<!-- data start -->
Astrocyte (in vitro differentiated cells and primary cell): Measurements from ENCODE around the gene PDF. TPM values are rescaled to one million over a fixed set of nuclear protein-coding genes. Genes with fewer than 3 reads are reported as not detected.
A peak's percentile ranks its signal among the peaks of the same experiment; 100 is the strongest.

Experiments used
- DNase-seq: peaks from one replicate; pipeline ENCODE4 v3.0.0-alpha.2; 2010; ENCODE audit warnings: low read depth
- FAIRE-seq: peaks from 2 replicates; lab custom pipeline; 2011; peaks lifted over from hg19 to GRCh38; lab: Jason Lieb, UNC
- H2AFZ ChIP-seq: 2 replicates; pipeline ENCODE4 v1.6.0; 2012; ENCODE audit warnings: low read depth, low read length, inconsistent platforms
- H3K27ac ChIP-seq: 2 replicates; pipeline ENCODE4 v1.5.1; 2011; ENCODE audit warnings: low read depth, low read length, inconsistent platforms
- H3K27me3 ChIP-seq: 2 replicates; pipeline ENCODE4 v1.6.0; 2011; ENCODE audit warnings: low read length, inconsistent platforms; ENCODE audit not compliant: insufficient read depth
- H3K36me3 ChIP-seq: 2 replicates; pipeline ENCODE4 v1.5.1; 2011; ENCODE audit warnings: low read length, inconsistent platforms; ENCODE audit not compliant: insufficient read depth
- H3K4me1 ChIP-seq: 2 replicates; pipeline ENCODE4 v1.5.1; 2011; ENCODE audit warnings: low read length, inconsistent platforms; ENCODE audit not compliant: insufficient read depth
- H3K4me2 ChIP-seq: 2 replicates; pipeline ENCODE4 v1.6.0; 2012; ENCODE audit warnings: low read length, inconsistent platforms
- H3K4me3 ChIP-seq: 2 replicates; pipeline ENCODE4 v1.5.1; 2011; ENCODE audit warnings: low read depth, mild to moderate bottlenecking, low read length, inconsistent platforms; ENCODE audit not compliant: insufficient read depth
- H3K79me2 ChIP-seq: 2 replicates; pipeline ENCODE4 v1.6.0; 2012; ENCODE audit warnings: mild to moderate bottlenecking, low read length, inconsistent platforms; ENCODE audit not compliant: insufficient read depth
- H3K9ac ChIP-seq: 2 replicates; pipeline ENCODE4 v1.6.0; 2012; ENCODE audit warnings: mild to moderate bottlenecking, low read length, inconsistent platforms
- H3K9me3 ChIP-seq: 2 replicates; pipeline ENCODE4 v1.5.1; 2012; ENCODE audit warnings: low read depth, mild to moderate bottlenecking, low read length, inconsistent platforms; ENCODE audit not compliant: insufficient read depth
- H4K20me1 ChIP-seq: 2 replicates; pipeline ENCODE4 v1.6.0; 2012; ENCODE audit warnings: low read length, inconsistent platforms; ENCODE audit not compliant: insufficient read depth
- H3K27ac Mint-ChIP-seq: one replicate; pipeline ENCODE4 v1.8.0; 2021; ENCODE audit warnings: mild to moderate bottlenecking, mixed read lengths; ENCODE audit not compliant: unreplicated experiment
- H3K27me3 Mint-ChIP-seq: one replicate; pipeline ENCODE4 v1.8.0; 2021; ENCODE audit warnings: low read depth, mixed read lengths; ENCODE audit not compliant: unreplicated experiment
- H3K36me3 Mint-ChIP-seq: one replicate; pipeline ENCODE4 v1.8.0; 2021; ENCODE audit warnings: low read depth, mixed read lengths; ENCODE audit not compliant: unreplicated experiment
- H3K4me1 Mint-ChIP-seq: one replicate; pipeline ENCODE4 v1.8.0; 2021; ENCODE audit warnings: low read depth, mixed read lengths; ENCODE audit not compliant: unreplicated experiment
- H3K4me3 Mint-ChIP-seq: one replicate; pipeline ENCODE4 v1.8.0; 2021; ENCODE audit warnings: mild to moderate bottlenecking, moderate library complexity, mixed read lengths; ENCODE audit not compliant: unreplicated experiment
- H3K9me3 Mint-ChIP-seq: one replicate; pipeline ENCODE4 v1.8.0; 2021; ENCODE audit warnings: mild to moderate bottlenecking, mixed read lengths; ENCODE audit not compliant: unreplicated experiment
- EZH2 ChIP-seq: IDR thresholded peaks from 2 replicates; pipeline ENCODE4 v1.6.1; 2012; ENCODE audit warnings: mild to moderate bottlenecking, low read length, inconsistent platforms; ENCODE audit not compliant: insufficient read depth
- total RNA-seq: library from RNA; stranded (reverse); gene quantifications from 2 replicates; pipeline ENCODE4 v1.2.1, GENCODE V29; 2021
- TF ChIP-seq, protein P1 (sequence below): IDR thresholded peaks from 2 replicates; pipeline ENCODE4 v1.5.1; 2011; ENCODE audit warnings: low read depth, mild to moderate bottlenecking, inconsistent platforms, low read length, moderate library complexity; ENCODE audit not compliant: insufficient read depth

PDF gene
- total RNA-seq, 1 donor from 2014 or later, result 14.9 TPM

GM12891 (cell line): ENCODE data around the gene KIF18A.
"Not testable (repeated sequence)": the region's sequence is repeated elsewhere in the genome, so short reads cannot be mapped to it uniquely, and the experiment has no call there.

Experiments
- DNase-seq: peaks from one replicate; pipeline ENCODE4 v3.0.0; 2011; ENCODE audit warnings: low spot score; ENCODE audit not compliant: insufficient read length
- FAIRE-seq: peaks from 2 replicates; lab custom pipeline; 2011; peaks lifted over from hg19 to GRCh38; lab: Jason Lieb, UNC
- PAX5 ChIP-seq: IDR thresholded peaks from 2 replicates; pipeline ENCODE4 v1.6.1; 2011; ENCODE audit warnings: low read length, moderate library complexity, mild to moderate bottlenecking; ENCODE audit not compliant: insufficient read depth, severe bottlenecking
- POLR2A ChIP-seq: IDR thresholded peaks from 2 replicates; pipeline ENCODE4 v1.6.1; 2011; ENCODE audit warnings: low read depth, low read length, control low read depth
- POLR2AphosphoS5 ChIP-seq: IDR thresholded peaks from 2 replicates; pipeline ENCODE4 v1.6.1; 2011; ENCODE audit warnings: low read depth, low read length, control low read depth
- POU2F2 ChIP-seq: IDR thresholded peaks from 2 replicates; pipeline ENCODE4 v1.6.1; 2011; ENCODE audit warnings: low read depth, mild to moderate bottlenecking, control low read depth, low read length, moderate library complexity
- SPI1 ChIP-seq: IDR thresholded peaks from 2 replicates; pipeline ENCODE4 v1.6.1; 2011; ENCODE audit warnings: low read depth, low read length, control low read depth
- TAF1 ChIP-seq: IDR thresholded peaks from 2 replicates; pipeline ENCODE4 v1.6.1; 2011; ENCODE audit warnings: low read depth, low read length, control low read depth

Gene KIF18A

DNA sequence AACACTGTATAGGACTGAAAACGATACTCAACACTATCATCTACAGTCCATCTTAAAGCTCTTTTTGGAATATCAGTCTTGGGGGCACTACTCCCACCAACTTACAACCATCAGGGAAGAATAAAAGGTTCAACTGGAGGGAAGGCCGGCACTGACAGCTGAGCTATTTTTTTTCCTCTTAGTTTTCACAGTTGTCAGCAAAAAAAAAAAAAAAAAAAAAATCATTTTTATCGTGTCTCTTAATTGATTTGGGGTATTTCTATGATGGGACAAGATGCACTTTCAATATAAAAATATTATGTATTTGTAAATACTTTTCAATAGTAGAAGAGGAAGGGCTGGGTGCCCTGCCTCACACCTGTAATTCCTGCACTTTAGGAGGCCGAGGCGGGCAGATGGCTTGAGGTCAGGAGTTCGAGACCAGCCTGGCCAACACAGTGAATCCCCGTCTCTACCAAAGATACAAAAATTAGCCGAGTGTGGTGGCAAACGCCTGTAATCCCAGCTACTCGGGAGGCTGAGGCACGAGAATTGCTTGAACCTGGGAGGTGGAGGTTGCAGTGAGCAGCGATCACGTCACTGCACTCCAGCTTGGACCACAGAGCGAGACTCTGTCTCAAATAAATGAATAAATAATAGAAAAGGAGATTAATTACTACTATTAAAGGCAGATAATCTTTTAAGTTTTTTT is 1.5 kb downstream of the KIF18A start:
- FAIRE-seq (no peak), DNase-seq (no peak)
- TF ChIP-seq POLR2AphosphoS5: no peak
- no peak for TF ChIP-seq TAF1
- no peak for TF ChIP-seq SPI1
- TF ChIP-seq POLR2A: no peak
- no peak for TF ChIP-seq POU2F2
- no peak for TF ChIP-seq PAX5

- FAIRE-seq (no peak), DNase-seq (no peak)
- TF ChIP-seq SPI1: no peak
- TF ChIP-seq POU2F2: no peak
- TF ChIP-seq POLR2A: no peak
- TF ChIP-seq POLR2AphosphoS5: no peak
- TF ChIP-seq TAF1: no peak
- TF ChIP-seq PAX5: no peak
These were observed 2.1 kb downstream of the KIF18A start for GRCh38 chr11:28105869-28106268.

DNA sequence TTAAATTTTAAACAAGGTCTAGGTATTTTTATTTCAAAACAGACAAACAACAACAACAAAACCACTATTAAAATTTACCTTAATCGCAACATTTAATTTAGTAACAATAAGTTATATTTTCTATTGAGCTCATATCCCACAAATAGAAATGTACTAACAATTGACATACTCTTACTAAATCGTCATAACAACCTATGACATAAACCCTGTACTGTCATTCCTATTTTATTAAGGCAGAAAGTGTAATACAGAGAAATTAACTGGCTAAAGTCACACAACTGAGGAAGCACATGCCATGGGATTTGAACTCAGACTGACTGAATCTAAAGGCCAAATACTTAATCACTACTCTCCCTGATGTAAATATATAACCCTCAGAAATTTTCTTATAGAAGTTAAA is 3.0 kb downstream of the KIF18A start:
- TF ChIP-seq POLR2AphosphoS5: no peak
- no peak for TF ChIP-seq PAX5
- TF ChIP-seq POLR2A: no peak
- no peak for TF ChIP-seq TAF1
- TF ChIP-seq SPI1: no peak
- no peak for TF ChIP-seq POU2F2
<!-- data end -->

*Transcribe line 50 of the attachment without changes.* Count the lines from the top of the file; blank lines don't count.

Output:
- TF ChIP-seq POU2F2: no peak